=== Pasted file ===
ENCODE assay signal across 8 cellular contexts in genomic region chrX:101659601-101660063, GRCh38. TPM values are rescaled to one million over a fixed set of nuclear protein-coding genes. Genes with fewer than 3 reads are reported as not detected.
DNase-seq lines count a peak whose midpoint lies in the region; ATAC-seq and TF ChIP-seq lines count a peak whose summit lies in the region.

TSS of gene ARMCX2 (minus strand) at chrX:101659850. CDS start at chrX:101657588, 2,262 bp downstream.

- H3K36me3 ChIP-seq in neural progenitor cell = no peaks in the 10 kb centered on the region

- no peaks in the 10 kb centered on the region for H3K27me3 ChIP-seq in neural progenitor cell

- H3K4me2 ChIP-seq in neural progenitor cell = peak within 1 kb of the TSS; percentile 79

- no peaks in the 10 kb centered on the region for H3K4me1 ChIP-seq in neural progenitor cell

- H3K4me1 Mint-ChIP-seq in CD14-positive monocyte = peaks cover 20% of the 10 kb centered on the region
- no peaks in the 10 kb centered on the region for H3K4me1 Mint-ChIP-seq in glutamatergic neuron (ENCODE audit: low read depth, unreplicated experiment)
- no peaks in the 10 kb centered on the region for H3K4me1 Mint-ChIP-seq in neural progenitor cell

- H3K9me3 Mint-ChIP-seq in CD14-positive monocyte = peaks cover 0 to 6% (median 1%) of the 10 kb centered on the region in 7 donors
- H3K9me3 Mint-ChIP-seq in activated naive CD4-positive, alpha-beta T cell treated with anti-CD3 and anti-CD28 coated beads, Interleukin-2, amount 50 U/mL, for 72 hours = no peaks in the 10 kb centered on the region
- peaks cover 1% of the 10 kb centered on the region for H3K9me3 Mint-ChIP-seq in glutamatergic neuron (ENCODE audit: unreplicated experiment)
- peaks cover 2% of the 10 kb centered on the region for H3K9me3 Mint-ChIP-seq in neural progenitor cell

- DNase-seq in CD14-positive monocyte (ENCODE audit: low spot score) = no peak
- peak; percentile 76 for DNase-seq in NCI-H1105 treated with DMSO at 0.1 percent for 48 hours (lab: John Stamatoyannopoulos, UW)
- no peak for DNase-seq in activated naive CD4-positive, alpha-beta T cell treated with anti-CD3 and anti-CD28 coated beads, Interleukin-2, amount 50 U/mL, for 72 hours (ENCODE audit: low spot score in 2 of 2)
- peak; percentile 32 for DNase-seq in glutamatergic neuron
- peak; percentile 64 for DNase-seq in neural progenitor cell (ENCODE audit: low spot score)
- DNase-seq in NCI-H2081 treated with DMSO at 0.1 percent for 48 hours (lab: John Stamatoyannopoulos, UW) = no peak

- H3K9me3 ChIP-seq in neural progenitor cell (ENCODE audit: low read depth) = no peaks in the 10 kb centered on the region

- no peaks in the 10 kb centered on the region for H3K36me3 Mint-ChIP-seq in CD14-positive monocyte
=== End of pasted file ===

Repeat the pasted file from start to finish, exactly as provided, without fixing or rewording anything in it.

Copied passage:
ENCODE assay signal across 8 cellular contexts in genomic region chrX:101659601-101660063, GRCh38. TPM values are rescaled to one million over a fixed set of nuclear protein-coding genes. Genes with fewer than 3 reads are reported as not detected.
DNase-seq lines count a peak whose midpoint lies in the region; ATAC-seq and TF ChIP-seq lines count a peak whose summit lies in the region.

TSS of gene ARMCX2 (minus strand) at chrX:101659850. CDS start at chrX:101657588, 2,262 bp downstream.

- H3K36me3 ChIP-seq in neural progenitor cell = no peaks in the 10 kb centered on the region

- no peaks in the 10 kb centered on the region for H3K27me3 ChIP-seq in neural progenitor cell

- H3K4me2 ChIP-seq in neural progenitor cell = peak within 1 kb of the TSS; percentile 79

- no peaks in the 10 kb centered on the region for H3K4me1 ChIP-seq in neural progenitor cell

- H3K4me1 Mint-ChIP-seq in CD14-positive monocyte = peaks cover 20% of the 10 kb centered on the region
- no peaks in the 10 kb centered on the region for H3K4me1 Mint-ChIP-seq in glutamatergic neuron (ENCODE audit: low read depth, unreplicated experiment)
- no peaks in the 10 kb centered on the region for H3K4me1 Mint-ChIP-seq in neural progenitor cell

- H3K9me3 Mint-ChIP-seq in CD14-positive monocyte = peaks cover 0 to 6% (median 1%) of the 10 kb centered on the region in 7 donors
- H3K9me3 Mint-ChIP-seq in activated naive CD4-positive, alpha-beta T cell treated with anti-CD3 and anti-CD28 coated beads, Interleukin-2, amount 50 U/mL, for 72 hours = no peaks in the 10 kb centered on the region
- peaks cover 1% of the 10 kb centered on the region for H3K9me3 Mint-ChIP-seq in glutamatergic neuron (ENCODE audit: unreplicated experiment)
- peaks cover 2% of the 10 kb centered on the region for H3K9me3 Mint-ChIP-seq in neural progenitor cell

- DNase-seq in CD14-positive monocyte (ENCODE audit: low spot score) = no peak
- peak; percentile 76 for DNase-seq in NCI-H1105 treated with DMSO at 0.1 percent for 48 hours (lab: John Stamatoyannopoulos, UW)
- no peak for DNase-seq in activated naive CD4-positive, alpha-beta T cell treated with anti-CD3 and anti-CD28 coated beads, Interleukin-2, amount 50 U/mL, for 72 hours (ENCODE audit: low spot score in 2 of 2)
- peak; percentile 32 for DNase-seq in glutamatergic neuron
- peak; percentile 64 for DNase-seq in neural progenitor cell (ENCODE audit: low spot score)
- DNase-seq in NCI-H2081 treated with DMSO at 0.1 percent for 48 hours (lab: John Stamatoyannopoulos, UW) = no peak

- H3K9me3 ChIP-seq in neural progenitor cell (ENCODE audit: low read depth) = no peaks in the 10 kb centered on the region

- no peaks in the 10 kb centered on the region for H3K36me3 Mint-ChIP-seq in CD14-positive monocyte